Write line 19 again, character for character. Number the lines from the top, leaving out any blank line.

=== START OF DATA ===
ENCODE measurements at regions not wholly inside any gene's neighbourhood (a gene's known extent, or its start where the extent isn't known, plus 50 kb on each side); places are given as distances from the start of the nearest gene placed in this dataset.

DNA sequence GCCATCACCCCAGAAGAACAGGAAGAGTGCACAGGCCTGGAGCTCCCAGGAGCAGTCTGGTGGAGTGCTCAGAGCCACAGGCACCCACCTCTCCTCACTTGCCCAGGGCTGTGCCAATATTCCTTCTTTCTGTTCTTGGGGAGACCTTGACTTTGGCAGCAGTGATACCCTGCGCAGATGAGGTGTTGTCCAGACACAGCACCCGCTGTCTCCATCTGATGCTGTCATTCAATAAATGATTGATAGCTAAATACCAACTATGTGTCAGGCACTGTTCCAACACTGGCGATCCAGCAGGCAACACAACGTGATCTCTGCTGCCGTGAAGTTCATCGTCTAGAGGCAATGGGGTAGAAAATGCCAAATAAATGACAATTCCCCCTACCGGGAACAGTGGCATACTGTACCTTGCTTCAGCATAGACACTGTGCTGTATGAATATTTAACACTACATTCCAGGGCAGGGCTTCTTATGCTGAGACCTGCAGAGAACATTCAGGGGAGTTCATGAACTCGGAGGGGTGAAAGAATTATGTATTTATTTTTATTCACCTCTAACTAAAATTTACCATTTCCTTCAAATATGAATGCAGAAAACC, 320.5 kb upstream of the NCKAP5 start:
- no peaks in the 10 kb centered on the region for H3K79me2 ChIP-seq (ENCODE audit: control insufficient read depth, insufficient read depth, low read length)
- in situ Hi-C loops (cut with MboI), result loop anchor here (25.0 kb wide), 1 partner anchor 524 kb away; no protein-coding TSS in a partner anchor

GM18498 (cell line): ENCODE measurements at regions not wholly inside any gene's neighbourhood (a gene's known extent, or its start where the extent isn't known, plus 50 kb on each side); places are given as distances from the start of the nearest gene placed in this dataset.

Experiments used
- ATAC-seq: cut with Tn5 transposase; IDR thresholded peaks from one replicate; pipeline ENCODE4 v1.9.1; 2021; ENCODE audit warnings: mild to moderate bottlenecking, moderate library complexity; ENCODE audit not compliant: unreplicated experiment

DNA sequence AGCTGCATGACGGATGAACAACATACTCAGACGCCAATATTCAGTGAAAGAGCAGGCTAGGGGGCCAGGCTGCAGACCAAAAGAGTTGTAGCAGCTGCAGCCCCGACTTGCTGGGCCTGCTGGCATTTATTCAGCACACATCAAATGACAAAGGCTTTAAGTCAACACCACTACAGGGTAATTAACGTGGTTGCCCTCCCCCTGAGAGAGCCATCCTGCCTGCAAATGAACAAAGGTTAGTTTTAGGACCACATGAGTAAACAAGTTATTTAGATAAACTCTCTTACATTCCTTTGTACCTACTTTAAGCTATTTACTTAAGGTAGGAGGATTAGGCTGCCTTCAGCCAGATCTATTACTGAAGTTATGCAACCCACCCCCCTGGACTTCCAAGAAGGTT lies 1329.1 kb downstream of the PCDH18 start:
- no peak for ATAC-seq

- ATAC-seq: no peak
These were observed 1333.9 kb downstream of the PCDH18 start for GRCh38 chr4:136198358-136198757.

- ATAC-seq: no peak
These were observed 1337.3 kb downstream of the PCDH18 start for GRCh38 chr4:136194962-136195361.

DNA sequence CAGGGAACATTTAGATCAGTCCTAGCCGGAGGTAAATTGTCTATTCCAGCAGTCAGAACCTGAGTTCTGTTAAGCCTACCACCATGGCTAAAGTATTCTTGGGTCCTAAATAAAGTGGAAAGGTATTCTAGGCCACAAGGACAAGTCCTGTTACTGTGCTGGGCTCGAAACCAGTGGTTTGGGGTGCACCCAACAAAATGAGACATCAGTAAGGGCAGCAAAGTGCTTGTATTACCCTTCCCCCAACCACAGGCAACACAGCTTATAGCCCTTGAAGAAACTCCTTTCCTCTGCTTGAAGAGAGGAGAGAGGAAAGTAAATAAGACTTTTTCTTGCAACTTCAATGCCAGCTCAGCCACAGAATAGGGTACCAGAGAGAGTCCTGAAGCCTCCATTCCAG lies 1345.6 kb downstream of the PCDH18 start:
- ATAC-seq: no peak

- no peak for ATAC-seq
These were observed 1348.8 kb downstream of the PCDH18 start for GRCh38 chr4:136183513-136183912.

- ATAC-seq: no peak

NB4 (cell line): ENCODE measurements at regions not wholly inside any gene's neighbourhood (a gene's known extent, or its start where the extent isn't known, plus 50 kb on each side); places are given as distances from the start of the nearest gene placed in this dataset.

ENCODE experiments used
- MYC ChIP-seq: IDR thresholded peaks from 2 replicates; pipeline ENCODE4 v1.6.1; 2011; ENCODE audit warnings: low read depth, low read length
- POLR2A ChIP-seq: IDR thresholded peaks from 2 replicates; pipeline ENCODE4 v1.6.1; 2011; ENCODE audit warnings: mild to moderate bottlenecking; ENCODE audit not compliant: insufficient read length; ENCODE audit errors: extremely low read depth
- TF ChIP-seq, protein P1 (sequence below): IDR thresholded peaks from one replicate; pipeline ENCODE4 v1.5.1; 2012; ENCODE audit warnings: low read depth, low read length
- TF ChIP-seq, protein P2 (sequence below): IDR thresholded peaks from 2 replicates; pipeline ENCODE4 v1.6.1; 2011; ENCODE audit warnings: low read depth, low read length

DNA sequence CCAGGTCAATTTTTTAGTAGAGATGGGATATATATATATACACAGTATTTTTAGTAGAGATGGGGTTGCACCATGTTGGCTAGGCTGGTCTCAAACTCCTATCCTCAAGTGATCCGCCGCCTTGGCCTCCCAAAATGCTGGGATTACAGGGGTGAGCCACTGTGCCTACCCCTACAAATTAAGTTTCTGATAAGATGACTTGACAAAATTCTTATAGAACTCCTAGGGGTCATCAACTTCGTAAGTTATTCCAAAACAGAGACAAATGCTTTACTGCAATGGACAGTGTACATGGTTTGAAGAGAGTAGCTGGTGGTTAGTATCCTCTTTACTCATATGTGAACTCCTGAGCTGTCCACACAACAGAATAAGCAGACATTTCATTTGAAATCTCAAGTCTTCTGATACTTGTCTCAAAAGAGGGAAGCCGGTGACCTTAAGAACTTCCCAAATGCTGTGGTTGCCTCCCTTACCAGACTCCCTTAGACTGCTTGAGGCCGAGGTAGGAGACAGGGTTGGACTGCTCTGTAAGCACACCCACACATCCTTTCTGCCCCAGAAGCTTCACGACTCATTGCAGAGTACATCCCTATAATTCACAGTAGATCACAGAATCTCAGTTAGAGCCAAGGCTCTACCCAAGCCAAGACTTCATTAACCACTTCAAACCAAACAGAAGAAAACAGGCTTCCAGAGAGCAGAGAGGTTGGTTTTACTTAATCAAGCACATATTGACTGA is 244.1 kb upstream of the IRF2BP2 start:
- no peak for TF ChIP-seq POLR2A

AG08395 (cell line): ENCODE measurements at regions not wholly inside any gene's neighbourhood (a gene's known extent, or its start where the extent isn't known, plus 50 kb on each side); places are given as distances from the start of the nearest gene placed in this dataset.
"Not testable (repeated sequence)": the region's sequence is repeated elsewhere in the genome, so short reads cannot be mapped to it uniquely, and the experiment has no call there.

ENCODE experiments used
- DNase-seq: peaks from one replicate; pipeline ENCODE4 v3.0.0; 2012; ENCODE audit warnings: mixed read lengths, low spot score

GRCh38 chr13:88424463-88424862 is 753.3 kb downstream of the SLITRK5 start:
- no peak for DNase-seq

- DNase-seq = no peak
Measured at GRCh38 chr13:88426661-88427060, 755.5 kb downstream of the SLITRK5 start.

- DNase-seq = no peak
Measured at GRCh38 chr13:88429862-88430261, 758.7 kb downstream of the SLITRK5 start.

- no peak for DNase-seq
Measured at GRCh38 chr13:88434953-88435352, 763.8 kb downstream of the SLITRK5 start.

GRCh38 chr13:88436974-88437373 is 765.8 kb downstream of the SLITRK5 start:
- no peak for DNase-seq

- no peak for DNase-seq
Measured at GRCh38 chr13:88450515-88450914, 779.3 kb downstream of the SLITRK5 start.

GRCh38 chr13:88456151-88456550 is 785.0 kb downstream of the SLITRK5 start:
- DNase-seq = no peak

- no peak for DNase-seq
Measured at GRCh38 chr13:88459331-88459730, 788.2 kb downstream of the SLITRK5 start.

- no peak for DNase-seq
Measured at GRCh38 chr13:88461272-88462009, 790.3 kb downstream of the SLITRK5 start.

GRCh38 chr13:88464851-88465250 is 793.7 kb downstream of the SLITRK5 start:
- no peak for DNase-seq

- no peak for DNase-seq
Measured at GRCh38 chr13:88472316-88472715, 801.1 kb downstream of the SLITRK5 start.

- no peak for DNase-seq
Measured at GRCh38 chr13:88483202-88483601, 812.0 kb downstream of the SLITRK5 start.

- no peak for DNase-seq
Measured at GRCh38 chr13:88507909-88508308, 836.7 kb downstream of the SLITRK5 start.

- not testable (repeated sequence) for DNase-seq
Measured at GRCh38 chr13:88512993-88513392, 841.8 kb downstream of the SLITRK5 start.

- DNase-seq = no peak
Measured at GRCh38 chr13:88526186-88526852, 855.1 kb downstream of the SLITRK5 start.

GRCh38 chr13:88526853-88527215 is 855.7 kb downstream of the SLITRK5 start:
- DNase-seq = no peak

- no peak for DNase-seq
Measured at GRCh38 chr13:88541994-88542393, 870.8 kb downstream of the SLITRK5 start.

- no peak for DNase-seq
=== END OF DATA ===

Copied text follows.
NB4 (cell line): ENCODE measurements at regions not wholly inside any gene's neighbourhood (a gene's known extent, or its start where the extent isn't known, plus 50 kb on each side); places are given as distances from the start of the nearest gene placed in this dataset.